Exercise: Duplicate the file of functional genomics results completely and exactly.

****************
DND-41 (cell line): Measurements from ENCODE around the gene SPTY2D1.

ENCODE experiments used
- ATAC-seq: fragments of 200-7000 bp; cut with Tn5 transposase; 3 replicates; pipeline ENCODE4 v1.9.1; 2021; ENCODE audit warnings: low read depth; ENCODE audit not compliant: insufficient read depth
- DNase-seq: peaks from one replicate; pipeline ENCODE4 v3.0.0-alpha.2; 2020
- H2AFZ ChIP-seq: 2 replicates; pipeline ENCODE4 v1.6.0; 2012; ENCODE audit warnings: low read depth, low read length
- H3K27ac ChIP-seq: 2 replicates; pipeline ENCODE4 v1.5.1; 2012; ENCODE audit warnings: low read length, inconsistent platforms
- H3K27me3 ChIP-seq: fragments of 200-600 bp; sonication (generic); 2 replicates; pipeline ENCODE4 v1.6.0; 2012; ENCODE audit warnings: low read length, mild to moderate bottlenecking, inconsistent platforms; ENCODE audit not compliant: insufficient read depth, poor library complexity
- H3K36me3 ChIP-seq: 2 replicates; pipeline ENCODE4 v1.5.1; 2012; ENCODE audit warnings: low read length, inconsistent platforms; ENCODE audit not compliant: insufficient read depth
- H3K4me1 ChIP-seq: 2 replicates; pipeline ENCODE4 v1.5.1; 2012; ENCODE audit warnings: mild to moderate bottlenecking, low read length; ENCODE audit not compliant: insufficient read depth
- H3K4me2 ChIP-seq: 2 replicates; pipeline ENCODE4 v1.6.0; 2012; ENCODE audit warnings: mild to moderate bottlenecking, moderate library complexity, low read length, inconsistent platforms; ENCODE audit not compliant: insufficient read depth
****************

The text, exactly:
DND-41 (cell line): Measurements from ENCODE around the gene SPTY2D1.

ENCODE experiments used
- ATAC-seq: fragments of 200-7000 bp; cut with Tn5 transposase; 3 replicates; pipeline ENCODE4 v1.9.1; 2021; ENCODE audit warnings: low read depth; ENCODE audit not compliant: insufficient read depth
- DNase-seq: peaks from one replicate; pipeline ENCODE4 v3.0.0-alpha.2; 2020
- H2AFZ ChIP-seq: 2 replicates; pipeline ENCODE4 v1.6.0; 2012; ENCODE audit warnings: low read depth, low read length
- H3K27ac ChIP-seq: 2 replicates; pipeline ENCODE4 v1.5.1; 2012; ENCODE audit warnings: low read length, inconsistent platforms
- H3K27me3 ChIP-seq: fragments of 200-600 bp; sonication (generic); 2 replicates; pipeline ENCODE4 v1.6.0; 2012; ENCODE audit warnings: low read length, mild to moderate bottlenecking, inconsistent platforms; ENCODE audit not compliant: insufficient read depth, poor library complexity
- H3K36me3 ChIP-seq: 2 replicates; pipeline ENCODE4 v1.5.1; 2012; ENCODE audit warnings: low read length, inconsistent platforms; ENCODE audit not compliant: insufficient read depth
- H3K4me1 ChIP-seq: 2 replicates; pipeline ENCODE4 v1.5.1; 2012; ENCODE audit warnings: mild to moderate bottlenecking, low read length; ENCODE audit not compliant: insufficient read depth
- H3K4me2 ChIP-seq: 2 replicates; pipeline ENCODE4 v1.6.0; 2012; ENCODE audit warnings: mild to moderate bottlenecking, moderate library complexity, low read length, inconsistent platforms; ENCODE audit not compliant: insufficient read depth